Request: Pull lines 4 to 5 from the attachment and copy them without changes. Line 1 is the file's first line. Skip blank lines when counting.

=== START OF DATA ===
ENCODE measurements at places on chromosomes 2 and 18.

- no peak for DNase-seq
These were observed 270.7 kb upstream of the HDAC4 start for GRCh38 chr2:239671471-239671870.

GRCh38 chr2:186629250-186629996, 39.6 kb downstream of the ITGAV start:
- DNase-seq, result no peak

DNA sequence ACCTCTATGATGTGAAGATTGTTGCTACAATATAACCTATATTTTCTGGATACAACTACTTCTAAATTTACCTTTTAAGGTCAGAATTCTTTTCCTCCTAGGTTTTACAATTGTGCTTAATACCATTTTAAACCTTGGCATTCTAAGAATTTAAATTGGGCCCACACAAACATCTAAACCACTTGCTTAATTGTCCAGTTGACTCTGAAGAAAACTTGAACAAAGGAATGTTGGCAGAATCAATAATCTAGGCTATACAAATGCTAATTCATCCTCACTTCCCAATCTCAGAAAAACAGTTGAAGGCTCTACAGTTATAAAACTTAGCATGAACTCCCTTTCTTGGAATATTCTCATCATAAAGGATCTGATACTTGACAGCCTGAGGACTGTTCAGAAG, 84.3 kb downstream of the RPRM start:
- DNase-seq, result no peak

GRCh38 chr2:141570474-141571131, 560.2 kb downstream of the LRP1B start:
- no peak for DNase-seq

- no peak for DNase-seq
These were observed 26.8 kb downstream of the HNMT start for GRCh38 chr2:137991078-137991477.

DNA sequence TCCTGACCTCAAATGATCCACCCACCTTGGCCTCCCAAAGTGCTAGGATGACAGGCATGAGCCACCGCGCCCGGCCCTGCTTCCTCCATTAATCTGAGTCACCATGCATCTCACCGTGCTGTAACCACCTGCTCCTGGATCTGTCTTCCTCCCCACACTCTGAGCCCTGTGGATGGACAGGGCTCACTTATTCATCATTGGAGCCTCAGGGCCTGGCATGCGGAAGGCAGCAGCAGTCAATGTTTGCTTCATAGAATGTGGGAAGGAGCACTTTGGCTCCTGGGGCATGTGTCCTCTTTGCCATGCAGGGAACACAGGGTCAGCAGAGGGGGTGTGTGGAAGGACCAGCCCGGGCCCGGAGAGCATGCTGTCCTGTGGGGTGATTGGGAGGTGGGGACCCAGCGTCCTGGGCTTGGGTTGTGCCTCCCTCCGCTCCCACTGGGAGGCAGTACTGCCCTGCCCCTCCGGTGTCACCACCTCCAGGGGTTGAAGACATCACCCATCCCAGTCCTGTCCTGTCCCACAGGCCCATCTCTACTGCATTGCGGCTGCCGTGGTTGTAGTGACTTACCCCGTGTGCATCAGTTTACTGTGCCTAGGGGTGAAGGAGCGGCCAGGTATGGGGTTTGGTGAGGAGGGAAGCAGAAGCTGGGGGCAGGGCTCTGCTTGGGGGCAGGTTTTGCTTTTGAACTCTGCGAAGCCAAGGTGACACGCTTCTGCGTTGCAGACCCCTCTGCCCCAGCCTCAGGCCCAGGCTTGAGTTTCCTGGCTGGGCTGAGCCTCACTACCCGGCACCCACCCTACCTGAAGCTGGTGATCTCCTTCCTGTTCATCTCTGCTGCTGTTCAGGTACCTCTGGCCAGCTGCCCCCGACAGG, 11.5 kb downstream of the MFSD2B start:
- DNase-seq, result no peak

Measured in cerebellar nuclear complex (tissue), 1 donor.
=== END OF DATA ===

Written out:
GRCh38 chr2:186629250-186629996, 39.6 kb downstream of the ITGAV start:
- DNase-seq, result no peak